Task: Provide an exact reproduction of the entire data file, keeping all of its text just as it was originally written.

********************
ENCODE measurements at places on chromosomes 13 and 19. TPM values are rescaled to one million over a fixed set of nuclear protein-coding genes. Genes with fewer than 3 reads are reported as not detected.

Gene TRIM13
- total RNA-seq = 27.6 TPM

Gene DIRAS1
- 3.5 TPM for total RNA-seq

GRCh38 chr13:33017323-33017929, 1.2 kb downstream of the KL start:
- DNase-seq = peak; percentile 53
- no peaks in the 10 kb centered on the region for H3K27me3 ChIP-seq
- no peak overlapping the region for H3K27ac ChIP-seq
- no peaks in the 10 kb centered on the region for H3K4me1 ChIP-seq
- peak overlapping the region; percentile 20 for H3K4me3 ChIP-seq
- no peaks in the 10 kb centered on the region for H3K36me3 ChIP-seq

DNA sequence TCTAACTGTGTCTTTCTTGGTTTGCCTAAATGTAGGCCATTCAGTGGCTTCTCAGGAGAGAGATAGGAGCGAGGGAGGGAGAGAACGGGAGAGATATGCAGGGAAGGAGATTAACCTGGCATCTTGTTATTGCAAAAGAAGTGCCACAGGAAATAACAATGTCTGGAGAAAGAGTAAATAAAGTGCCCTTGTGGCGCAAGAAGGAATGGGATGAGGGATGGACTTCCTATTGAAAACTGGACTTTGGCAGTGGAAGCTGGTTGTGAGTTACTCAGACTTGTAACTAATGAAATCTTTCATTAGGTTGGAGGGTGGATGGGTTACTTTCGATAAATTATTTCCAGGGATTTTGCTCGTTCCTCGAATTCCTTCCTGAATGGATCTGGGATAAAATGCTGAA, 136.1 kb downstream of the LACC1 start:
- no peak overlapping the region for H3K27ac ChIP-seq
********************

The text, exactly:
ENCODE measurements at places on chromosomes 13 and 19. TPM values are rescaled to one million over a fixed set of nuclear protein-coding genes. Genes with fewer than 3 reads are reported as not detected.

Gene TRIM13
- total RNA-seq = 27.6 TPM

Gene DIRAS1
- 3.5 TPM for total RNA-seq

GRCh38 chr13:33017323-33017929, 1.2 kb downstream of the KL start:
- DNase-seq = peak; percentile 53
- no peaks in the 10 kb centered on the region for H3K27me3 ChIP-seq
- no peak overlapping the region for H3K27ac ChIP-seq
- no peaks in the 10 kb centered on the region for H3K4me1 ChIP-seq
- peak overlapping the region; percentile 20 for H3K4me3 ChIP-seq
- no peaks in the 10 kb centered on the region for H3K36me3 ChIP-seq

DNA sequence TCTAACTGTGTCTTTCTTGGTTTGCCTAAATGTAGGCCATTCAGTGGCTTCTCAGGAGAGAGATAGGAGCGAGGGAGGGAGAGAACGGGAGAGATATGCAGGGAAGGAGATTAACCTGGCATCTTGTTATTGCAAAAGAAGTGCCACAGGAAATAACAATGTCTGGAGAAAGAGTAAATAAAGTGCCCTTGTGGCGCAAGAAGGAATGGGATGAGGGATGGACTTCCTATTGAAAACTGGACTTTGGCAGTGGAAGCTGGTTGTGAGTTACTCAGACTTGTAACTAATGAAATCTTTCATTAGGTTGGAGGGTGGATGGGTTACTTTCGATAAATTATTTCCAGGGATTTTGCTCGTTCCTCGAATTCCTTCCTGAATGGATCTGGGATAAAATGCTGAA, 136.1 kb downstream of the LACC1 start:
- no peak overlapping the region for H3K27ac ChIP-seq